To summarise, if you characterise intimate relationships into physical attraction and sexual stimulation. An asexual person will likely experience no sexual attraction to their partner; however, they may still be aroused by touch or stimulation.


Within the asexual scale is a group known as aromatic. A person who identifies as aromantic may or may not experience physical and sexual attraction towards another person. However, they will likely not have any romantic attraction. To understand the difference, you need to separate sexual and romantic attraction. Both forms of attraction produce a chemical reaction within our bodies; however, each produces different hormones.

Sexual attraction produces hormones (testosterone and oestrogen) that play an important role in our bodies, from our sex drive to blood cell production. The hormones produced resulting from romantic attraction (oxytocin and vasopressin) make us feel happy and good.

By using those distinctions, aromantics will likely have limited or no romantic attractions towards others. Some aromantics may experience physical attraction, whereas others will have no interest physically or romantically.

So why is little known about asexuality? Unlike other non-traditional sexualities, people within the asexual spectrum do not neatly fit within a simple box. Many asexual individuals will likely identify in more than one way. Many asexual people may also identify as heterosexual, gay or any of the other sexual identities based on the relationships they form. Aromantics may feel a physical attraction to various people, meaning they can also identify with other sexual identities.

Another factor is our environments and the importance placed on sex, especially when you factor in that we live in highly sexualised societies. Whether it is the images used in media campaigns or the representation and portrayal of sex in relationships within films and television, sex is constantly on display. The narrative within society means that it is not always easy for people to openly admit that they do not experience physical or emotional attraction.

There are fantastic advocacy groups, such as the Asexual Visibility and Education Network ( The group aims to raise awareness and educate the general public on asexuality and the asexual scale. So hopefully, over time, there will be more visibility and understanding for those who identify as asexual and aromatic.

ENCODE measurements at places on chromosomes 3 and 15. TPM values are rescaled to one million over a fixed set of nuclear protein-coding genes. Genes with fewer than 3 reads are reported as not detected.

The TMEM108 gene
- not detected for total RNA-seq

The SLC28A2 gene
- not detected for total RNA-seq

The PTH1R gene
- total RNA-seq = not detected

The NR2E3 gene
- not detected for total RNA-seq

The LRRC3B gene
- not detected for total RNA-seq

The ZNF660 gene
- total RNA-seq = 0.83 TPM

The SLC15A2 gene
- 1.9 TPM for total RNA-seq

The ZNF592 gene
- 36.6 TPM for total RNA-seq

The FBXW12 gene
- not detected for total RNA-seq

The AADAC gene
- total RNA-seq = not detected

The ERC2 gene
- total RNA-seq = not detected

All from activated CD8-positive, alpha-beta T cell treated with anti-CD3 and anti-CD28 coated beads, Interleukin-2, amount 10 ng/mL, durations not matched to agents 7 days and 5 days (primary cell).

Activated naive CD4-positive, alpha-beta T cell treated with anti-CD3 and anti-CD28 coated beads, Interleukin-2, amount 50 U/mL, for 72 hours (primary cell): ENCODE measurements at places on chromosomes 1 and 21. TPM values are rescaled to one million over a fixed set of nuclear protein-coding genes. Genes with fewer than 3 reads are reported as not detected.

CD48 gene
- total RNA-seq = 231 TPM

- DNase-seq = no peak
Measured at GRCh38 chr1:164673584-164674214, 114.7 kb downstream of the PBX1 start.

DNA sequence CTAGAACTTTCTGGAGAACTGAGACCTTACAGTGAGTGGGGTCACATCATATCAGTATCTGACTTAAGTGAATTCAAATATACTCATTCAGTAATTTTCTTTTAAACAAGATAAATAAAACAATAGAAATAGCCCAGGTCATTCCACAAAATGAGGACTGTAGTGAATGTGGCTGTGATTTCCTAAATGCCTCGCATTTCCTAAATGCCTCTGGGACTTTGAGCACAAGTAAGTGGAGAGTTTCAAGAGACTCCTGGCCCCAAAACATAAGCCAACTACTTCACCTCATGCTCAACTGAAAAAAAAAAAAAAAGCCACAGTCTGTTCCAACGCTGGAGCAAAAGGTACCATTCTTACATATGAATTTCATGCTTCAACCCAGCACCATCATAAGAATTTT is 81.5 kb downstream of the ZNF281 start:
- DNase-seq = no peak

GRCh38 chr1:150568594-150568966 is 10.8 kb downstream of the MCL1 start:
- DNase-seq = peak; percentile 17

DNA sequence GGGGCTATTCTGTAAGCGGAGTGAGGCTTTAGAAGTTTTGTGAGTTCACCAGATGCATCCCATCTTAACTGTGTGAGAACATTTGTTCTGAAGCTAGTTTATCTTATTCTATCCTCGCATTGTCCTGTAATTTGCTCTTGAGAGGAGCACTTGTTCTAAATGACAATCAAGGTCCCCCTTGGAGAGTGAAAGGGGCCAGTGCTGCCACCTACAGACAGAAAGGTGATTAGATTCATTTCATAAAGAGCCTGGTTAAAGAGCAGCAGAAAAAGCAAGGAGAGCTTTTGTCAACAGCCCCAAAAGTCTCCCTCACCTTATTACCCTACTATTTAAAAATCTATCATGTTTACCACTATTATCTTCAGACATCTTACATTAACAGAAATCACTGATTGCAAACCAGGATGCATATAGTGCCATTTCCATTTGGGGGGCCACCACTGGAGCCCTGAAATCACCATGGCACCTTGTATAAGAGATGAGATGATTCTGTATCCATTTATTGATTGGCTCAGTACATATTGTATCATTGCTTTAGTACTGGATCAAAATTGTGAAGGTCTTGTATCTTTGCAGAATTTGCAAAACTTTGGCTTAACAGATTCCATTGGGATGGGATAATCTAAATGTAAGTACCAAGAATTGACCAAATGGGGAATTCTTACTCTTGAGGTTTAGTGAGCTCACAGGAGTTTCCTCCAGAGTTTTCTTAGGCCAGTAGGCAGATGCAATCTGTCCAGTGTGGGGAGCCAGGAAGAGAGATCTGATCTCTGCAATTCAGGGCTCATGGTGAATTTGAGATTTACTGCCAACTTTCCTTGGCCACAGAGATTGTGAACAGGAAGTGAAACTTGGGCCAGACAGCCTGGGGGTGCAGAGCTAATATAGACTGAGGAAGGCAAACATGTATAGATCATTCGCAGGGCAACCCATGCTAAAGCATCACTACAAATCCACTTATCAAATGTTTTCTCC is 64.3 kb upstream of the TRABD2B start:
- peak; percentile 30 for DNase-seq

The world is constantly evolving, and so is our understanding of LGBTQ+ identities. The more accepting we are as a society, the more honest and open people become about who they are and how they think and feel. Though we share many similarities as humans, some may even look alike; however, our views and how we think and feel are different and unique.

Even though we may not think and feel the same way, it does not mean those who do not think as we do should be made to feel that they are wrong or different. Like all non-traditional sexual identities, it takes great courage to accept who they are and share something very personal with others. Though sexual attraction and desire can be exciting for some, for others, it is not important. The reality is that there is no one path or lifestyle for a person to form happy and healthy relationships.

Most asexual individuals live ordinary lives. They will form relationships, start families, and many in the outside world may never be aware that they identify as asexual. Some who identify as asexual publicly are open and honest about who they are and how they think and feel, sharing something very personal to them.

How we identify and our sexuality influences how we live our lives; however, they are not the only thing that makes us who we are. Whether you are gay, straight or asexual, you only know what is true to you. Though it can often seem a challenge, surround yourself with people who understand and accept you, for you and how you choose to live your life.


Article: Asexual People


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Atilla is passionate about writing and has spent his career writing technical documentation within large corporations. It was a career break in 2016, that gave him the opportunity to create his first fictional book, Cypriana. A well-travelled individual, visiting over 50 countries, has provided him with opportunities to not only have a wealth of experiences, but to also observe a broad range of characters, and personalities